Current Crash Bandicoot rights holder Activision has not contacted Lenox about his project, probably because a) he's not attempting to make a profit off it and b) all the code is still on his own computer. These kinds of projects tend to be tolerated by publishers until one or the other begins to change. The franchise has lived on through mobile; the last major release, Crash: Mind Over Mutant, was released in 2008.

What N. Sanity Beach looked like back in 1996.
What N. Sanity Beach looked like back in 1996.

Crash Bandicoot co-creators Andy Gavin and Jason Rubin haven't been associated with the franchise in years, both having left Naughty Dog to pursue other interests. Both of them, thankfully, agreed to talk to me about Crash Bandicoot Return and seeing their baby rendered with modern tech. Rubin actually had a brief conversation with Lenox, not too long after Lenox debuted it.

"I think that [Lenox] may have a serious game career ahead of him," said Rubin over email. "Sure, I have read that some people didn't like the animation, and others may not have had high regards for the game mechanics. But we have to remember that this is one man's labor, and it is his first game. EVERYONE begins somewhere. Naughty Dog's first games weren't that polished either. What we had was the drive to succeed and pride to show the world what we had created regardless of the reception. This gentleman has it as well. I think what he has done is great, I applaud his efforts, and I wish him the best going forward."

Gavin and Rubin chronicled the stressful development (like their reaction to Super Mario 64) of Crash Bandicoot recently. You really should read it. Rubin told me Lenox's attempt to recreate Crash Bandicoot reminded him of his own journey to do the something similar. One of Rubin and Gavin's first collaborations was to create an Apple II version of Punch-Out!!, with Rubin on art and Gavin working the code. The two of them researched the pet project by heading to a local arcade, observing and snapping photos.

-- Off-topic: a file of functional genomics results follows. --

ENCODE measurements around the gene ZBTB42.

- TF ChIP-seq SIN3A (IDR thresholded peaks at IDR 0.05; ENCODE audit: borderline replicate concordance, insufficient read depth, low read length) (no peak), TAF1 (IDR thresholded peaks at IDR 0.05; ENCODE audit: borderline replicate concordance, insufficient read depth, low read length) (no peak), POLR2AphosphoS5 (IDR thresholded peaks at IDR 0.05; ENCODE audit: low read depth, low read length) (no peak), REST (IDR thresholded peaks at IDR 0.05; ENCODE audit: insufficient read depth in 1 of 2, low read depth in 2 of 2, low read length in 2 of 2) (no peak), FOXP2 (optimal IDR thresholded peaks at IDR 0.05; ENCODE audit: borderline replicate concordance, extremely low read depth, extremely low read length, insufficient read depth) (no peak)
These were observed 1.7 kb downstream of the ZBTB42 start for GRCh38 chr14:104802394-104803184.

"It looked great," said Rubin. "But my father is an intellectual property attorney and the advice he gave me is ultimately the same advice that I gave to our friend recreating Crash: 'If you have the skill to make someone else's game then you should make your own. Because you can never be sure about obtaining the rights to the original.'"

Lenox poses with his little orange buddy.
Lenox poses with his little orange buddy.

To that end, Lenox says he's not much interested in obtaining the rights. He has no idea how much he'll end up recreating and the whole purpose of Crash Bandicoot Return is to pay tribute to the series.

When Rubin and Gavin were developing the Crash Bandicoot games, technology had its limits. These days, most of those limits have disappeared, with the lines in the sand coming from one's imagination.

"The realistic background [of Return] looked good," said Gavin, "but doesn't totally fit. If I were doing it again myself on a next gen console I'd probably try and come up with a sort of 'cartoony realistic' style that was closer to what we did originally. We always went for very photorealistic textures. But there are a lot of things that could be done to make the world look even more like a sort of marvelous cartoon realized. If you didn't the totally goofy character style would totally pop out oddly."

At just 22-years-old, Lenox is just getting started with his development career. He doesn't have an official job making games yet, but he's looking around. Crytek, Ubisoft and Rockstar are top of mind.

"Who knows, he may make the next Crash Bandicoot!" proposed Rubin.

Dream big or go home, right?

Follow the rest of Crash Bandicoot Return's progress at Mod DB.

Patrick Klepek on Google+